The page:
Non- state actors in international humanitarian law
While talking about non-state actors may be a non-starter in respect of a number of branches of public international law, this is undeniably not so in international humanitarian law (IHL). Admittedly, IHL was historically geared toward regulated warfare between states, and it paid only scant attention to the interests of non-state actors. Yet in the course of the twentieth century, IHL’s protective remit has substantially broadened so as to include the two possible categories of non-state actors finding themselves in the line of fire: those who fight and those who do not fight. Those who do not fight are under normal circumstances civilians. By virtue of the principle of distinction, they cannot, as such, be a legitimate target of an attack, although they can sometimes be considered as ‘collateral damage’ of attacks directed at military objectives.1 Those who do fight, often as a member of an armed (opposition) group can, of course, be the object of an attack, but IHL guarantees that such fighters do not forfeit all their rights when taking up arms. For example, they cannot be summarily executed, they cannot be tortured, they have certain due process rights, etc. Nonetheless, members of non-state armed groups enjoy considerably less protection than members of regular state forces, as is clear from a comparison of the limited number of provisions of Additional Protocol II to the Geneva Conventions (AP II), i.e. the Convention governing noninternational armed conflicts, pitting government forces against insurgents, with the extensive protections granted by the four Geneva Conventions and Additional Protocol I, i.e. the Conventions applicable to international armed conflicts pitting government forces against each other. States typically consider insurgent or rebel groups as illegitimate combatants or ‘terrorists’, who are deprived of any legitimacy.2 Because states view rebel groups as outlaw actors (understandably so, as they directly threaten state interests), they will usually deny that such groups enjoy any legal personality, for fear of legitimating their actions. If this argument is taken at face value, however, this would also mean that non-state armed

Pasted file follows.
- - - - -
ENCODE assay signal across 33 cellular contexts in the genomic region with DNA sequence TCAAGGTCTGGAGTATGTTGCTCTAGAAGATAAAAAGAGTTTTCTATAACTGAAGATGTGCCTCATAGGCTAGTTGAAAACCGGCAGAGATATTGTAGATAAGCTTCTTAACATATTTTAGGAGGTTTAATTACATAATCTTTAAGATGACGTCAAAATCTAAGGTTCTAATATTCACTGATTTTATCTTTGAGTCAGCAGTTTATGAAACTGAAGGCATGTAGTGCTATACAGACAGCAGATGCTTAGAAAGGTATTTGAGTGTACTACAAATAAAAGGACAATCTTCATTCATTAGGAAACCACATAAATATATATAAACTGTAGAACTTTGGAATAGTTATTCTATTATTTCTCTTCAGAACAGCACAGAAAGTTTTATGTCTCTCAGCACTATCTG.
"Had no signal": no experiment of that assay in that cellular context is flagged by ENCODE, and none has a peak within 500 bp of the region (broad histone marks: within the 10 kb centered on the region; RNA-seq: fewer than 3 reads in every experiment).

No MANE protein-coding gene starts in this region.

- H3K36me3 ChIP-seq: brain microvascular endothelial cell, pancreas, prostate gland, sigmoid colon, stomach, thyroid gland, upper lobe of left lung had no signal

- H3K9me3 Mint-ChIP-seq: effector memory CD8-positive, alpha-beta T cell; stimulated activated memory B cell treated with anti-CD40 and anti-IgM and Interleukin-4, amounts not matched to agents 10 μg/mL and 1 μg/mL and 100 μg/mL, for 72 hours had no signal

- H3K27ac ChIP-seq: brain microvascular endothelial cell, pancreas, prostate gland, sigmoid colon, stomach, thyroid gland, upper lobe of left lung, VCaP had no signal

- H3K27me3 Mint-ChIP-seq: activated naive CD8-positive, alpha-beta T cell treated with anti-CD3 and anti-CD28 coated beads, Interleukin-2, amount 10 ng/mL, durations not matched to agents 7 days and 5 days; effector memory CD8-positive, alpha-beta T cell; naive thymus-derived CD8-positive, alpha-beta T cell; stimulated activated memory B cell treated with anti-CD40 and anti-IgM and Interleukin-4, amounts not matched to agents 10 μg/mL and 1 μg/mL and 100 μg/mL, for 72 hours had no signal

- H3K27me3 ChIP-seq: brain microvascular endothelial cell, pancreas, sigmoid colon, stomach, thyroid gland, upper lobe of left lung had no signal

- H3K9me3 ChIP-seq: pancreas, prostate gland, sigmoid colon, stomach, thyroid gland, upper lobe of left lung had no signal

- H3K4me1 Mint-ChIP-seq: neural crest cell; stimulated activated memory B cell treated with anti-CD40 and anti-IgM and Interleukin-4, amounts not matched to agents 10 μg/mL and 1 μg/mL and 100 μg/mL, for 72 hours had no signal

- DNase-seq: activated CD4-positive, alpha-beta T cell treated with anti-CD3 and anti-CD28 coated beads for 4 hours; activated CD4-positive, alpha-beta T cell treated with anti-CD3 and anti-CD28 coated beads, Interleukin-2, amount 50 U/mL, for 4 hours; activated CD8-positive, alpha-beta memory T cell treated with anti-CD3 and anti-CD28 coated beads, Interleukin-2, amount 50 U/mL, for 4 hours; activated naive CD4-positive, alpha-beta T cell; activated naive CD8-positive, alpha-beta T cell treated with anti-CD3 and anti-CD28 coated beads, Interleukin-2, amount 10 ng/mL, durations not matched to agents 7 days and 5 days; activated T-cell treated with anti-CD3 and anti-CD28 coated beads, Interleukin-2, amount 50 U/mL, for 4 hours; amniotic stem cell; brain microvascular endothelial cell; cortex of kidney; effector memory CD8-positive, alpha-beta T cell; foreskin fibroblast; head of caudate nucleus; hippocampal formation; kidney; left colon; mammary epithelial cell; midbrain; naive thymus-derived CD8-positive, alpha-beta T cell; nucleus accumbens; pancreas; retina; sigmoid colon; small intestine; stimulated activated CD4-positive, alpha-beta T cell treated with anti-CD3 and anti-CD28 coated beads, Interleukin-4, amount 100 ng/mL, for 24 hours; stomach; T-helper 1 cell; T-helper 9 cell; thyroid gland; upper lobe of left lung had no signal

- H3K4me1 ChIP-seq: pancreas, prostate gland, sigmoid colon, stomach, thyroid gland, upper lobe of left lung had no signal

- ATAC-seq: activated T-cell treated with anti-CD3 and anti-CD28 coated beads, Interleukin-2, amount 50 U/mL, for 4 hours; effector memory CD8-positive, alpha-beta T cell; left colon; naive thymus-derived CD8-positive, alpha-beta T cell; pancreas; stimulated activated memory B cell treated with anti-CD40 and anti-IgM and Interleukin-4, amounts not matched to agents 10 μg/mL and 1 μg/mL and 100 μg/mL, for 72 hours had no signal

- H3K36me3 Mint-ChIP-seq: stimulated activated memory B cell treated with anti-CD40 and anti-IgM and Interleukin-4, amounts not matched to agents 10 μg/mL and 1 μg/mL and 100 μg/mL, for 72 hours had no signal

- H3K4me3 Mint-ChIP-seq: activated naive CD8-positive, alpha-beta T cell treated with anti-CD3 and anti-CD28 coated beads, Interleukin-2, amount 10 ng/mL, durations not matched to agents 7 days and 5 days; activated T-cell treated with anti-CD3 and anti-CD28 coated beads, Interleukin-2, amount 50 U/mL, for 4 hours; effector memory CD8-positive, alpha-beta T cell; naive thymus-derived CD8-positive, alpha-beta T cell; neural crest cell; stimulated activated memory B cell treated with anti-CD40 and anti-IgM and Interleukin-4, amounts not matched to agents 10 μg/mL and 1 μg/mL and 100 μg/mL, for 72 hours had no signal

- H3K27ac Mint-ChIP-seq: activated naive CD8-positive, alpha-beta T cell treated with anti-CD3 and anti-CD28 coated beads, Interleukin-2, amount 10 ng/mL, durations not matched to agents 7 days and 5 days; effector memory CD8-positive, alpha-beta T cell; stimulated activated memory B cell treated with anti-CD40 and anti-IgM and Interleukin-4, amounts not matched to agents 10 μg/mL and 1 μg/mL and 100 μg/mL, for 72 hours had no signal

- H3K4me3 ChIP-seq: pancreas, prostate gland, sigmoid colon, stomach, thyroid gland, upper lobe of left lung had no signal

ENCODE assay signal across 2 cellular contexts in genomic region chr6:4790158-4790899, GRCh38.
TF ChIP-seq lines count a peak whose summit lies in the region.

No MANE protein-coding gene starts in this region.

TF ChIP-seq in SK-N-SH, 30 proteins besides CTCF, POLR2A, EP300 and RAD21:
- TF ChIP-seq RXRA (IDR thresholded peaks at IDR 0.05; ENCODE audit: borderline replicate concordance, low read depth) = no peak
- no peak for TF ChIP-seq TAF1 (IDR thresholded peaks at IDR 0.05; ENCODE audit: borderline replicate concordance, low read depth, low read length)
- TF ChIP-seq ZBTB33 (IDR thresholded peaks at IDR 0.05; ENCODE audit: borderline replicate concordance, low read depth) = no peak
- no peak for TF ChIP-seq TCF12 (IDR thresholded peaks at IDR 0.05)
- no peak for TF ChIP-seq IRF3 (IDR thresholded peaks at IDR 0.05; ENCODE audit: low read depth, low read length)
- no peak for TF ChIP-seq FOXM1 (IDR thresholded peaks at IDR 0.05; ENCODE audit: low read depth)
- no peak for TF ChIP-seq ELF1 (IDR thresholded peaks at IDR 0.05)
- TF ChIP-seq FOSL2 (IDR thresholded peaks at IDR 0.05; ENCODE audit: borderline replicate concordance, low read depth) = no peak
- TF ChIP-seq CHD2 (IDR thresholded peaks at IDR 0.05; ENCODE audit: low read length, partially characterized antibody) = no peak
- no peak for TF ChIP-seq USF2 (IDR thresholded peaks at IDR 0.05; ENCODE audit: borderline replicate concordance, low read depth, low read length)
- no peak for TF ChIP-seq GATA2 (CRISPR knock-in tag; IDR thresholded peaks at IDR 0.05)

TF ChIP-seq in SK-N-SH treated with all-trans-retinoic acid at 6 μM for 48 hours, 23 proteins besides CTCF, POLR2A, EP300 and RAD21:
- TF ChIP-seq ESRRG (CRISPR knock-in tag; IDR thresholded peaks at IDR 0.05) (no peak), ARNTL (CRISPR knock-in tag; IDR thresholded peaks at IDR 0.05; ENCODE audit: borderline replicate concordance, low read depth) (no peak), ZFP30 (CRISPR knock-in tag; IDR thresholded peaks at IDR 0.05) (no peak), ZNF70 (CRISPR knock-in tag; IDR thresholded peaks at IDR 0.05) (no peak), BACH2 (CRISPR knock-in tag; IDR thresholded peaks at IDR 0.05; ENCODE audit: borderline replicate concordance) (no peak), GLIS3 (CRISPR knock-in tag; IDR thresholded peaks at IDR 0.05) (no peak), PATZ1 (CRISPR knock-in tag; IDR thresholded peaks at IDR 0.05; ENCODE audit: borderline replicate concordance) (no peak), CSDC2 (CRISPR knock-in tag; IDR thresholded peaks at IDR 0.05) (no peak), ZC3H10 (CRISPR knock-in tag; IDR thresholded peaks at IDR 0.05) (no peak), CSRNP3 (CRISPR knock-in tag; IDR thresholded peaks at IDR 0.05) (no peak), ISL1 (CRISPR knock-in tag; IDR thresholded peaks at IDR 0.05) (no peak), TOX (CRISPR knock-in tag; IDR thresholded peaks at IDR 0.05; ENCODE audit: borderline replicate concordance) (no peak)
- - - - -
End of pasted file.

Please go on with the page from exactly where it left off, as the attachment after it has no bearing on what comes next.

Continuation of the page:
groups are not bound by IHL, in particular Common Article 3 of the Geneva Conventions and AP II. Without personality, one cannot possibly have legal obligations. Of course, such groups may be bound by domestic law, which will outlaw, and harshly punish, their actions. However, because this law emanates from the very government against which they are fighting, it is not very likely to deter them.3 Governments should realize that non-state actors will only tend to comply with norms that are imbued with a sufficient measure of legitimacy. IHL, designed internationally, may precisely offer such norms. Since IHL may civilize the conduct of non-state actors in ways that state law cannot, states have an interest in entering into IHL conventions aimed at regulating internal conflicts. Of course, reciprocity demands that states give up their freedom of action vis-à-vis insurgent groups, but if insurgent groups limit their action accordingly, that may be a price worth paying. It is generally accepted, also by the UN Security Council, that non-state armed groups are bound by IHL.4 Nonetheless, statements that such groups are bound by IHL do not solve this major conceptual problem with undesirable practical repercussions: how can insurgent groups be bound by IHL conventions to which they have not signed up? Indeed, these conventions, while also limiting insurgent action, are negotiated by states, and only by states. It is this problem that will be tackled in this chapter: how can we explain the binding character of IHL conventions for non-state armed groups? It is argued that, while in the eyes of insurgent groups international law conventions may compare favorably with domestic law in terms of legitimacy, the absence of consent to be bound on their part continues to detract from the legitimacy of IHL norms. Ideally, mechanisms aimed at securing consent ought to be offered to insurgent groups in order for IHL conventions to become truly binding, and ultimately effective on the ground. After all, pursuant to discursive democracy theory, one can only be subject to the writ of the law, and be expected to comply with the law, if one has participated, however indirectly, in the formation of this law.